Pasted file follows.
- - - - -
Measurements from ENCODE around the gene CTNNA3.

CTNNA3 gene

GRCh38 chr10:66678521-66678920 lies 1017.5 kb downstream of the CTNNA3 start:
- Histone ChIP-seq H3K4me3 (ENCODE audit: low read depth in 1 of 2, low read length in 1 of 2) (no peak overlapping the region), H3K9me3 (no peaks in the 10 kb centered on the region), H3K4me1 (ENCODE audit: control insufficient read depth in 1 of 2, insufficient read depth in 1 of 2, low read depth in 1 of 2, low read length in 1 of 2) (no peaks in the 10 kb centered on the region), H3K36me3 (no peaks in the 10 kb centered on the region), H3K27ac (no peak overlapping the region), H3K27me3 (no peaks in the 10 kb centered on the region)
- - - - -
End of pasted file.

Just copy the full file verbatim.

Measurements from ENCODE around the gene CTNNA3.

CTNNA3 gene

GRCh38 chr10:66678521-66678920 lies 1017.5 kb downstream of the CTNNA3 start:
- Histone ChIP-seq H3K4me3 (ENCODE audit: low read depth in 1 of 2, low read length in 1 of 2) (no peak overlapping the region), H3K9me3 (no peaks in the 10 kb centered on the region), H3K4me1 (ENCODE audit: control insufficient read depth in 1 of 2, insufficient read depth in 1 of 2, low read depth in 1 of 2, low read length in 1 of 2) (no peaks in the 10 kb centered on the region), H3K36me3 (no peaks in the 10 kb centered on the region), H3K27ac (no peak overlapping the region), H3K27me3 (no peaks in the 10 kb centered on the region)